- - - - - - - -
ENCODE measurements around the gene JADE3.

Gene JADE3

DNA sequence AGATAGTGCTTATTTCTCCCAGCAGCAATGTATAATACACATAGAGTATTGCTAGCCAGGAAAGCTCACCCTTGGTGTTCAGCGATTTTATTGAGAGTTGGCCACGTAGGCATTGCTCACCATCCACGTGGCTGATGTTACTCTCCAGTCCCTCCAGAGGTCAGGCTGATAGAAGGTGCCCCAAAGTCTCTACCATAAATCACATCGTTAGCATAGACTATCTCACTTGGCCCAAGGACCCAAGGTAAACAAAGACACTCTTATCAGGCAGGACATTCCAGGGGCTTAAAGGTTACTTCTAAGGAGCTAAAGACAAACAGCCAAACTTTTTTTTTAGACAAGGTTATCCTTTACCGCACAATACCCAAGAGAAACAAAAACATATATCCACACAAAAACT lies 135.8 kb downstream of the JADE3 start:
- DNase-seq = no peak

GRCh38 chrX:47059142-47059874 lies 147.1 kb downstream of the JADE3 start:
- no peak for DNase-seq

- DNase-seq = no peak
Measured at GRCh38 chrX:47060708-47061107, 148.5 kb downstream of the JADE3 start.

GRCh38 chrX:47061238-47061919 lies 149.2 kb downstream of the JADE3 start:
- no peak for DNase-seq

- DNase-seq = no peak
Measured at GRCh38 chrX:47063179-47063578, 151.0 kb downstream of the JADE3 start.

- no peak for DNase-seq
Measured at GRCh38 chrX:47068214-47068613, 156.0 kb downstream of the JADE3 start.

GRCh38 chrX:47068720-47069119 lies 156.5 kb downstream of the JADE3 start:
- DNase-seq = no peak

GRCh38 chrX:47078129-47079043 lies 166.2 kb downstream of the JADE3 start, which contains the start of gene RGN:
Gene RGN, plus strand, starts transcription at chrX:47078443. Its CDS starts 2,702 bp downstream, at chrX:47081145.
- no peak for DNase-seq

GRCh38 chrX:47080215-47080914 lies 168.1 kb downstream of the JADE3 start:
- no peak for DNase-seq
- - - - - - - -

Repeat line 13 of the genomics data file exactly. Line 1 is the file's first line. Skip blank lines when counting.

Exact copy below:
- no peak for DNase-seq